Baby Black Rhino Lewa Conservancy Kenya

What is the Difference Between the Black and White Rhino?

If you are lucky, you can see both the white and black rhino on a game drive during a Kruger National Park safari. Your guide can tell the two species apart, but will you be able to? Here are the main differences between the black and white rhino.

Appearance of Black Rhino vs White Rhino

Depending on the distance from the rhino and the individual animal you observe, you can use the animal’s appearance to determine if it is a black or white rhino.

Upper Lip

  • Black rhino: known as the hook-lipped rhino, it has a pointed upper lip. This helps them to feed on leaves from trees and bushes while browsing for food.
  • White rhino: has a square-shaped upper lip that is suited to its grazing habits.

Head and Face Shape

  • Black rhino: has a shorter forehead that appears to protrude from the animal’s face.
  • White rhino: has a less defined forehead and a longer skull. It tends to hold its head a little lower than the black rhino – keeping it closer to the ground for grazing.

Shoulder hump

  • Black rhino: has a hollow, saddle-shaped back with a sacral bump near to its rear.
  • White rhino: has a large shoulder hump and a sacral bump two-thirds of the way to its rear.

Ears

  • Black rhino: small and round
  • White rhino: narrower and more pointed at the tips than black rhino ears.

Horns

  • Black rhino: Each of the two horns is similar in length. A male black rhino tends to have a thicker horn, while females have longer horns.
  • White rhino: The front horn is longer than a black rhino, while the second horn behind it is much shorter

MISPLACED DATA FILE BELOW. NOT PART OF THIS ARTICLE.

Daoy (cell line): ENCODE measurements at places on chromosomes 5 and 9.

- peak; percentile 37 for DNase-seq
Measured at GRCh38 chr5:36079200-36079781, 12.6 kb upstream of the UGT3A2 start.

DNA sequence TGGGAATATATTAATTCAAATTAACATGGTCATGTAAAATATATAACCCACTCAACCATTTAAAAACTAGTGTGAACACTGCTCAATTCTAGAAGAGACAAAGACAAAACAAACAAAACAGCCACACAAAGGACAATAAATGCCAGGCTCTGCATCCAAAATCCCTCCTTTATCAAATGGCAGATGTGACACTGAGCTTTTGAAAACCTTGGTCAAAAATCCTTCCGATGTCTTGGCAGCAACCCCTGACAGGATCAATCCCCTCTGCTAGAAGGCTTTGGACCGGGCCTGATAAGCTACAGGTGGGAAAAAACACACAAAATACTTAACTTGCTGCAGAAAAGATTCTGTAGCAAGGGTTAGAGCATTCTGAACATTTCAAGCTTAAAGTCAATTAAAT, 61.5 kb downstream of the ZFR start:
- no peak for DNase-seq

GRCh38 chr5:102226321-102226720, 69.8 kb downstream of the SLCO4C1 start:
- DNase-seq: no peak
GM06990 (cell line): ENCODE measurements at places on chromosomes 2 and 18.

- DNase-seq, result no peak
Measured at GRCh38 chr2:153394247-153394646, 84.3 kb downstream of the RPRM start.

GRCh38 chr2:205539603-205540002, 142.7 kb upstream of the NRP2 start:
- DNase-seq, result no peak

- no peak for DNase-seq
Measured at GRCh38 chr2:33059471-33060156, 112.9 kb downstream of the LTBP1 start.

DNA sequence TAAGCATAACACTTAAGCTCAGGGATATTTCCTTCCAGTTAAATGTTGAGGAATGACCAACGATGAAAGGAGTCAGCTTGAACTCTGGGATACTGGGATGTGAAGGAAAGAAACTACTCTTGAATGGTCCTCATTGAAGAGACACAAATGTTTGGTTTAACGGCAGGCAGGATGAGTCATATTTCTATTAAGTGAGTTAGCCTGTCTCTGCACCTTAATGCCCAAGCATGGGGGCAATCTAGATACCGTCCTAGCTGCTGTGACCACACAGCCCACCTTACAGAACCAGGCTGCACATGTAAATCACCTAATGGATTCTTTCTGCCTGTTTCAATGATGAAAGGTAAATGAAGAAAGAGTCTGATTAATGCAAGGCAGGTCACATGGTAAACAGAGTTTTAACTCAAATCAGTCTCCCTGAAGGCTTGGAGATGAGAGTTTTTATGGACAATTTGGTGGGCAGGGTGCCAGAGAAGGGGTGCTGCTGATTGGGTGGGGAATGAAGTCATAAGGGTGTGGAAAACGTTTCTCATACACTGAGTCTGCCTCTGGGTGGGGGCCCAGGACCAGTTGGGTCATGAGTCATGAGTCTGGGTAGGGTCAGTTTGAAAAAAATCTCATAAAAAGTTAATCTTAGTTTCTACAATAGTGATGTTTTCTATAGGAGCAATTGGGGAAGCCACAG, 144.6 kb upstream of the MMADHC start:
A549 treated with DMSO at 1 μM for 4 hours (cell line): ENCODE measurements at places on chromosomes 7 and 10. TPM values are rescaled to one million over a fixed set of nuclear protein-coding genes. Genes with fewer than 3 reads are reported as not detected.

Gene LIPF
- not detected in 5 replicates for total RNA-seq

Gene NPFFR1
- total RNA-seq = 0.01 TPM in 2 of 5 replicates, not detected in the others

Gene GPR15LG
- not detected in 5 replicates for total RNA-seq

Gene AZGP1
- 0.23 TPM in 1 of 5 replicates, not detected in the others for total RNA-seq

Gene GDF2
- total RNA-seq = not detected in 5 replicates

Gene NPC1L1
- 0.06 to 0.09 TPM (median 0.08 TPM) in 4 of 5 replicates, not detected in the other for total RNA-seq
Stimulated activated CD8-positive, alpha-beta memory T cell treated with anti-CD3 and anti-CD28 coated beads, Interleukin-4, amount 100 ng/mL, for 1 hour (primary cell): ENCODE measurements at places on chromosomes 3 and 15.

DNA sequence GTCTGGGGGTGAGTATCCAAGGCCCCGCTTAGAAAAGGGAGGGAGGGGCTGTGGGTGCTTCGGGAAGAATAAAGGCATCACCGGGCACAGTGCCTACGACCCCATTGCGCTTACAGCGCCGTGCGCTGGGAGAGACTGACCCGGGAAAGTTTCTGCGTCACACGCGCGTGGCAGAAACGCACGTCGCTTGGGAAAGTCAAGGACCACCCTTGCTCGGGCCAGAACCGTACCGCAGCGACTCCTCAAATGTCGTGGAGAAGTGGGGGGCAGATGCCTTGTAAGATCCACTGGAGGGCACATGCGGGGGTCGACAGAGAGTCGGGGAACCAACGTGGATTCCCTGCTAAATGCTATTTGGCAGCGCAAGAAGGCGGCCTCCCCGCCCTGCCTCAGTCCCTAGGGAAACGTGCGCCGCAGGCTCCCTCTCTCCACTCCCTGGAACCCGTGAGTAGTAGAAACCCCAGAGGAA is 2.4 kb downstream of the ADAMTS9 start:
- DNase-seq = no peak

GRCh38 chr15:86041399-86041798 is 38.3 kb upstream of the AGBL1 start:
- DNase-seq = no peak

Black vs White Rhino Size Comparison

The black rhino is smaller and sturdier than the white rhino. Adults measure up to 1.6m tall and weigh on average 800 to 1400 kg, while white rhinos measure up to 1.8m and weigh on average 2300 kg.

The white rhino can reach top speeds of 50km/h while the smaller black rhino can reach a top speed of 55km/h, only slightly slower than the top speed of a giraffe.

Behaviour of a White vs Black Rhino

White rhinos are social and live in groups of seven individuals or more. They tend to graze along the ground with heads hanging low.

The black rhino is occasionally seen in groups of up to five. However, it usually lives alone. It browses for food, reaching up to leaves on trees and shrubs above the ground.

Safari In South Africa Game Drive

White and Black Rhino Facts

Here are some interesting white and black rhino facts for you to remember:

  • The white rhino is the second-largest land mammal after the elephant
  • The word rhinoceros is a Greek word meaning ‘nose’ and ‘horn’
  • White rhino live to between 40-50 years in the wild
  • Black rhino live to between 35-50 years in the wild
  • The females Najin and Fatu are the last two northern white rhino
  • Rhino horn costs as much per gram as gold on the black market

Is it a White Rhino or Black Rhino?

During your next game drive, we hope you can confidently identify which type of rhino you encounter. With the five simple characteristics mentioned above, you should be well on your way to knowing which grey mammal is which. Now all you have to do is book your all-inclusive safari in Africa and you’re ready to go rhino spotting.

Have you seen a white or black rhino in the wild? Share your experience with us in the comments below.